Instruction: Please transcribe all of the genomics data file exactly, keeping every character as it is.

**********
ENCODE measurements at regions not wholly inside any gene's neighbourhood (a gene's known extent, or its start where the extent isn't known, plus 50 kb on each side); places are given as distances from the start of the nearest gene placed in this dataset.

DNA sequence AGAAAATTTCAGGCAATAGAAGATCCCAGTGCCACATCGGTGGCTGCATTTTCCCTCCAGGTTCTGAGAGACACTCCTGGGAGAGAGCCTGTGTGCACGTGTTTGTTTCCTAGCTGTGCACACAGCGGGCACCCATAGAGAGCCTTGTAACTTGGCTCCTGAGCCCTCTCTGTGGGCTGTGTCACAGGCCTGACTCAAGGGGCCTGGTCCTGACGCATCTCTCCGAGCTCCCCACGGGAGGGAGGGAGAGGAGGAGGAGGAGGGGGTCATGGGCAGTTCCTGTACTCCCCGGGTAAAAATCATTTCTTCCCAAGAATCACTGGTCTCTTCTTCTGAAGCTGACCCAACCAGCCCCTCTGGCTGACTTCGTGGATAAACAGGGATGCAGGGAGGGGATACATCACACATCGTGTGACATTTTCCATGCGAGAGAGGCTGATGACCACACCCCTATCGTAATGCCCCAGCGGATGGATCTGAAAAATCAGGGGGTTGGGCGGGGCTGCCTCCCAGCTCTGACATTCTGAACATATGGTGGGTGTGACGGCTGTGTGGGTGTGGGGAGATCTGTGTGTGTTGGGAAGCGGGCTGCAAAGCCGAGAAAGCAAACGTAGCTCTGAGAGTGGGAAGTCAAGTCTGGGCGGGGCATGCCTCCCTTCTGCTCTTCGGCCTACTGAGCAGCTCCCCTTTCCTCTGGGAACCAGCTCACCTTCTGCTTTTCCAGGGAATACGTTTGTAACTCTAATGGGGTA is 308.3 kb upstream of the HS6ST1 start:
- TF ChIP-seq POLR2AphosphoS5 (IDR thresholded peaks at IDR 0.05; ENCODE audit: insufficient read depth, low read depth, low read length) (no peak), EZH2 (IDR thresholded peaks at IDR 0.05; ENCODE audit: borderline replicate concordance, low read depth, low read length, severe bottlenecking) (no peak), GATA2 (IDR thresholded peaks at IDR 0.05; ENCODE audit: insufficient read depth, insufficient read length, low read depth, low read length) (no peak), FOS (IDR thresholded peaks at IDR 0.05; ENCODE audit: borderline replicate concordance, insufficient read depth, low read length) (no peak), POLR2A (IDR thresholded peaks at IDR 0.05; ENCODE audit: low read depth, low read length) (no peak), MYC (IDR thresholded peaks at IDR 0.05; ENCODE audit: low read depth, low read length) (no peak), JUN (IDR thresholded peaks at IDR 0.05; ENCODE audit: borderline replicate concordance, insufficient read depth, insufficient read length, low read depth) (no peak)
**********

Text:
ENCODE measurements at regions not wholly inside any gene's neighbourhood (a gene's known extent, or its start where the extent isn't known, plus 50 kb on each side); places are given as distances from the start of the nearest gene placed in this dataset.

DNA sequence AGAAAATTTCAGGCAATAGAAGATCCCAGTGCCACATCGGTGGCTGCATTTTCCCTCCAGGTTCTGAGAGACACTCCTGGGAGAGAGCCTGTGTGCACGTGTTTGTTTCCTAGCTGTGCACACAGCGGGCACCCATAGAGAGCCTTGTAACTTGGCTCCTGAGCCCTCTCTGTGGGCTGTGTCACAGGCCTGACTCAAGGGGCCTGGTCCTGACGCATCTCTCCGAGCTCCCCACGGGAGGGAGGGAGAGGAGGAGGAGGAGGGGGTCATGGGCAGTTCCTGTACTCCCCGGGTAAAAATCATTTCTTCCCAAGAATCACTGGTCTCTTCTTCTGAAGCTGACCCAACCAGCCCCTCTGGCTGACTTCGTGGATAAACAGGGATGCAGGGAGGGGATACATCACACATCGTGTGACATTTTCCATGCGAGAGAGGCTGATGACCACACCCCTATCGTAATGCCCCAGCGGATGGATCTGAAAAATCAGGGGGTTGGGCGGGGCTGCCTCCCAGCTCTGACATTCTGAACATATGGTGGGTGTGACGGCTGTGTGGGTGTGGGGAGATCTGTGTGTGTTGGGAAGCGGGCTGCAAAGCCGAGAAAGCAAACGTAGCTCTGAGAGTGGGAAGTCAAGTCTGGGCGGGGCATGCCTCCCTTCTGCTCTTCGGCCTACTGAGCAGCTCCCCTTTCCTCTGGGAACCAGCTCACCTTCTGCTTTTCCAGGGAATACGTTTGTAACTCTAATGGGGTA is 308.3 kb upstream of the HS6ST1 start:
- TF ChIP-seq POLR2AphosphoS5 (IDR thresholded peaks at IDR 0.05; ENCODE audit: insufficient read depth, low read depth, low read length) (no peak), EZH2 (IDR thresholded peaks at IDR 0.05; ENCODE audit: borderline replicate concordance, low read depth, low read length, severe bottlenecking) (no peak), GATA2 (IDR thresholded peaks at IDR 0.05; ENCODE audit: insufficient read depth, insufficient read length, low read depth, low read length) (no peak), FOS (IDR thresholded peaks at IDR 0.05; ENCODE audit: borderline replicate concordance, insufficient read depth, low read length) (no peak), POLR2A (IDR thresholded peaks at IDR 0.05; ENCODE audit: low read depth, low read length) (no peak), MYC (IDR thresholded peaks at IDR 0.05; ENCODE audit: low read depth, low read length) (no peak), JUN (IDR thresholded peaks at IDR 0.05; ENCODE audit: borderline replicate concordance, insufficient read depth, insufficient read length, low read depth) (no peak)